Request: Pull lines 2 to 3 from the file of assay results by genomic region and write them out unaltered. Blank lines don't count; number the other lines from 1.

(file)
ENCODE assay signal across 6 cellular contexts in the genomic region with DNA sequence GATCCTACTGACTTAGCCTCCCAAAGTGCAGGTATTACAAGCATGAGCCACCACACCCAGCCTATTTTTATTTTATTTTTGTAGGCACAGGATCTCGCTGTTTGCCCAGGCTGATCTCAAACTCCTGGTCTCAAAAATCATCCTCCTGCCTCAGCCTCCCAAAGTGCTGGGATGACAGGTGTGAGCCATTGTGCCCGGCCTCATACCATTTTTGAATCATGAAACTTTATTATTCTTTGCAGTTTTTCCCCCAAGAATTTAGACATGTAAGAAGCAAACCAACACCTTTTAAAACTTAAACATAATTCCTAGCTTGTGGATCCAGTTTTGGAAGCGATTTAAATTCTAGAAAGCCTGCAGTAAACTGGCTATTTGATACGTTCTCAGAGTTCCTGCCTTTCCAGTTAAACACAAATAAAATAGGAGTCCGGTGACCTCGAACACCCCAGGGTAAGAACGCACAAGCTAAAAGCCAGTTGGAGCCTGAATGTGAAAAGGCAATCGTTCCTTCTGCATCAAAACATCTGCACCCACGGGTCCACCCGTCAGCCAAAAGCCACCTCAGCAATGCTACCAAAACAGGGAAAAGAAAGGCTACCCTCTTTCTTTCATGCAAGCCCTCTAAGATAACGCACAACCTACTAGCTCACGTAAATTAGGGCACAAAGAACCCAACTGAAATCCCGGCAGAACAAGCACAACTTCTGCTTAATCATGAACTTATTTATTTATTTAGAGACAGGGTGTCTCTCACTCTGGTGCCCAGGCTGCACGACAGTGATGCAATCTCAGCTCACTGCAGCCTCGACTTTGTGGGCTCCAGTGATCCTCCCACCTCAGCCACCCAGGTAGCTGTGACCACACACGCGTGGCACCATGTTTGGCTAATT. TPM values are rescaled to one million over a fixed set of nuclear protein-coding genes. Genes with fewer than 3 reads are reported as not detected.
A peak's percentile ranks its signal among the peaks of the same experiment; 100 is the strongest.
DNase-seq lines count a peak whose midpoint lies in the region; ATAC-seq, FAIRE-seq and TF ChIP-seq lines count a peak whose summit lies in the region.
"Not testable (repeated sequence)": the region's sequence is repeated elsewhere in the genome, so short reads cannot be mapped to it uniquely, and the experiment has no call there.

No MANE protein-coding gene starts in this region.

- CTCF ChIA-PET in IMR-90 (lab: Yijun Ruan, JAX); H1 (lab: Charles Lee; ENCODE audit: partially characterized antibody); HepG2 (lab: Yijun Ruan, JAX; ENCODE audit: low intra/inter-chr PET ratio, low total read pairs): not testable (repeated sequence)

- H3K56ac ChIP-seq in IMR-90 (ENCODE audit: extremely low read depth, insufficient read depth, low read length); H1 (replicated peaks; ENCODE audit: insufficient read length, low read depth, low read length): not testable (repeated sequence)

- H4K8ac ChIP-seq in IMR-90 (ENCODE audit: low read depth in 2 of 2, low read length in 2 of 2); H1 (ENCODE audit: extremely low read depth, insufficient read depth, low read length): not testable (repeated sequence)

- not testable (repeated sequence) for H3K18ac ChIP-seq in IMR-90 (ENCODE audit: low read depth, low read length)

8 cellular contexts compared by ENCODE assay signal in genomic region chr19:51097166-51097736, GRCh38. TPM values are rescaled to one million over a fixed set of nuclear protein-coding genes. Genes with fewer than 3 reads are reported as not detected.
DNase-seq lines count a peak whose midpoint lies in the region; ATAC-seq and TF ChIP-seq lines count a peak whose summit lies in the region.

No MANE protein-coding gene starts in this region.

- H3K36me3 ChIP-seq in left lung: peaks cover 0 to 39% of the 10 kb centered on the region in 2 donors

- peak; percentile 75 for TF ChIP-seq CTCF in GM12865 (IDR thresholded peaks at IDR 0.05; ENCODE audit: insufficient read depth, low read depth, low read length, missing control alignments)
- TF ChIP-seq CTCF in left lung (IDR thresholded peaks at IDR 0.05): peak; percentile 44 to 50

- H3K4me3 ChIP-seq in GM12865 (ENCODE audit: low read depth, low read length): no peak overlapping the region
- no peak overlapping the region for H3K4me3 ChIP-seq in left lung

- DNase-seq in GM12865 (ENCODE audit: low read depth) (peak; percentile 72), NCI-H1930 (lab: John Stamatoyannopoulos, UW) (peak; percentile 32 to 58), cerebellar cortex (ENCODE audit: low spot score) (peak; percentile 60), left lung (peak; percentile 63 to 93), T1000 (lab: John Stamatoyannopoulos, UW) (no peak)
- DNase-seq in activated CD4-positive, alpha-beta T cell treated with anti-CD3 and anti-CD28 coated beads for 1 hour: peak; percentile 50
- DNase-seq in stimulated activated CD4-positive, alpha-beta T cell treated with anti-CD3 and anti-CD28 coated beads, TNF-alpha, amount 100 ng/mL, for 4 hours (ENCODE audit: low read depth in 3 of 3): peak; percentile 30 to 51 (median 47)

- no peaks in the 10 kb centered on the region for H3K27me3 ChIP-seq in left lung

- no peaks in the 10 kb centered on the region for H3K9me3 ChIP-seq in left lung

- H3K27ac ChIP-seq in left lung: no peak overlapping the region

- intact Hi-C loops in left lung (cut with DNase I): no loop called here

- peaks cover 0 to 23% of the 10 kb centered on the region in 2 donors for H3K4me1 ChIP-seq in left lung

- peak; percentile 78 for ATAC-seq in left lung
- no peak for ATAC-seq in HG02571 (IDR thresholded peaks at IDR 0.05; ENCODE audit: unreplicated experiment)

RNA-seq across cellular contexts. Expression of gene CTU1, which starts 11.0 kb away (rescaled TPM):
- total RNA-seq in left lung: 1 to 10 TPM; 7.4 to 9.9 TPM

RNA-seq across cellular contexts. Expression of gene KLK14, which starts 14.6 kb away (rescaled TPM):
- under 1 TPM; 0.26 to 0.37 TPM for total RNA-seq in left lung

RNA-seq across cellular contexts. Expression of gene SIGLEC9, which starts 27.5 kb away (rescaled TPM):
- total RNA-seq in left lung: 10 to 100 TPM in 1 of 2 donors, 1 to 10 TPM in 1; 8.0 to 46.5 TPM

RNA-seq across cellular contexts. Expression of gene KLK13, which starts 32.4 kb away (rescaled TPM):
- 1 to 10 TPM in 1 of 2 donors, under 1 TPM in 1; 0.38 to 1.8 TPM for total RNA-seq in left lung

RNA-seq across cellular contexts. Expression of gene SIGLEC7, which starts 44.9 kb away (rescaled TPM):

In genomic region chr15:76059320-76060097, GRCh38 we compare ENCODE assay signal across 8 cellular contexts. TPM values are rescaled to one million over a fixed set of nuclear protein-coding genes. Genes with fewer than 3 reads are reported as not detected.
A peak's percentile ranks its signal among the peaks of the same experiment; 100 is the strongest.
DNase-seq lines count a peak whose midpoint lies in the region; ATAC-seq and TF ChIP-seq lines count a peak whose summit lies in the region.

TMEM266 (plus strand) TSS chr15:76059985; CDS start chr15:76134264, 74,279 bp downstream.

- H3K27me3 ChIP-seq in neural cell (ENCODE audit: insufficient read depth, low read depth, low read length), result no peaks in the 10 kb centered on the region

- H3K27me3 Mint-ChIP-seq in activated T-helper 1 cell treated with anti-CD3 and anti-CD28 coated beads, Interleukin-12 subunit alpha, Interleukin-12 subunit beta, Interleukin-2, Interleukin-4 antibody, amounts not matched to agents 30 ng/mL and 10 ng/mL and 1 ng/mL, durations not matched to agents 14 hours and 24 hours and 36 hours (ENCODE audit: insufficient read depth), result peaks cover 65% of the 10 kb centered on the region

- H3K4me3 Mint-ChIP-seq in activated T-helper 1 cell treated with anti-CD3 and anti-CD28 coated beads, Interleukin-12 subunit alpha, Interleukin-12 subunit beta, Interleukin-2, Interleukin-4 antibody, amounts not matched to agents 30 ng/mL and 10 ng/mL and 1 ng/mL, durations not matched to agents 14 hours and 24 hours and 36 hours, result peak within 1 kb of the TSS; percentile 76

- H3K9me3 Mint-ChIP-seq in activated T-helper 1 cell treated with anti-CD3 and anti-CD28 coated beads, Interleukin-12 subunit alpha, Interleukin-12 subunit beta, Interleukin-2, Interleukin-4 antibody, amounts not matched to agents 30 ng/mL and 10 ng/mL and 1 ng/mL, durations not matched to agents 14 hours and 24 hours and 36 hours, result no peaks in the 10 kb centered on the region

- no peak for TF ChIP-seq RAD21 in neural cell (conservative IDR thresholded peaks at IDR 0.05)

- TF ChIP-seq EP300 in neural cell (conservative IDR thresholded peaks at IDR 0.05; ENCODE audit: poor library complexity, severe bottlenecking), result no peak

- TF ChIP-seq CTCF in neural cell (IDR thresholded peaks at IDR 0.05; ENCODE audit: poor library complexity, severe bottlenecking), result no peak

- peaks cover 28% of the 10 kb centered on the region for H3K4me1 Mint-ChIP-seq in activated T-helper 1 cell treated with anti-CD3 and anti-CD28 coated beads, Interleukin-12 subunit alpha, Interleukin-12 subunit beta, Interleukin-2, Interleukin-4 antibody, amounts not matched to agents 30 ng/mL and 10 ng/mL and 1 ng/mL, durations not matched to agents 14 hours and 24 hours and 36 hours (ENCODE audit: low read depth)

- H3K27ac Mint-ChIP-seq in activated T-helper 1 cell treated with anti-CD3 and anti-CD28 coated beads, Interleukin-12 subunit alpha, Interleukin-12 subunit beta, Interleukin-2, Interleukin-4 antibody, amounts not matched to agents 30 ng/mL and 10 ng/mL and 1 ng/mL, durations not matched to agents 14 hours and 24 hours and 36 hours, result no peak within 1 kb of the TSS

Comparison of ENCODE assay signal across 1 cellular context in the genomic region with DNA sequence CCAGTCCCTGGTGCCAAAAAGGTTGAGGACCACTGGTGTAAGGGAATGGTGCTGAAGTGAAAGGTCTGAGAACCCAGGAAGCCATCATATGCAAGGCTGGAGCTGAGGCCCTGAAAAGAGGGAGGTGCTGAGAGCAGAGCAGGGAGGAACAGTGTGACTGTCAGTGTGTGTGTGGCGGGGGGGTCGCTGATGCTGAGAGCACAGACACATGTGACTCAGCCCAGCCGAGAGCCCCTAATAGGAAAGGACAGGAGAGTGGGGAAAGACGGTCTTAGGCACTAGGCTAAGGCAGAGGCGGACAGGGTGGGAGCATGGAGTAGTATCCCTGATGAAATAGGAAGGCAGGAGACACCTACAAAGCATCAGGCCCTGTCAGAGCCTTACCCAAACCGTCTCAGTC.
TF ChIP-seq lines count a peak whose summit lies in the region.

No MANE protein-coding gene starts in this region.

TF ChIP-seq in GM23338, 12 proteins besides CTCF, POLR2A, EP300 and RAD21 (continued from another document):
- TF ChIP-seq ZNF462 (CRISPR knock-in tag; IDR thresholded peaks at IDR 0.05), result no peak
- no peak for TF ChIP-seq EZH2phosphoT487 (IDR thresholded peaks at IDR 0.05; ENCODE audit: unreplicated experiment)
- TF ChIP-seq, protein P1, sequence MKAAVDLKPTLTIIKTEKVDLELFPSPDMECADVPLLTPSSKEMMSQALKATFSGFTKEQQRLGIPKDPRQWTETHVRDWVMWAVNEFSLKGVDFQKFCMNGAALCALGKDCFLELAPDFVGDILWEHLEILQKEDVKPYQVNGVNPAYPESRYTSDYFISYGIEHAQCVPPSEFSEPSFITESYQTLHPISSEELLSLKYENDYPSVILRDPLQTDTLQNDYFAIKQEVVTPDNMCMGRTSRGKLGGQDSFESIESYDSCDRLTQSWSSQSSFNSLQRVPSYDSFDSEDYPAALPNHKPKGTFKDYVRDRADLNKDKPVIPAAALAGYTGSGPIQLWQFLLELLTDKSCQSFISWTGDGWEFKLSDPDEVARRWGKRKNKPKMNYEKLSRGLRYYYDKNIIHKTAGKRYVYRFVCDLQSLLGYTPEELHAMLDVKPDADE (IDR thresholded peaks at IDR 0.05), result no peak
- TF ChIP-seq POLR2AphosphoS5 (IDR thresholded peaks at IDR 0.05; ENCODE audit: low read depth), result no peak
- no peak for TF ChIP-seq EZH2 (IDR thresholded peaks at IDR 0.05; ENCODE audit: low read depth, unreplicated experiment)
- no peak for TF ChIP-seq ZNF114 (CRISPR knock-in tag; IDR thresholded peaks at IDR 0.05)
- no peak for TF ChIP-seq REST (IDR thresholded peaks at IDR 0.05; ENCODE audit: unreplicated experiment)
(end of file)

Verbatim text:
A peak's percentile ranks its signal among the peaks of the same experiment; 100 is the strongest.
DNase-seq lines count a peak whose midpoint lies in the region; ATAC-seq, FAIRE-seq and TF ChIP-seq lines count a peak whose summit lies in the region.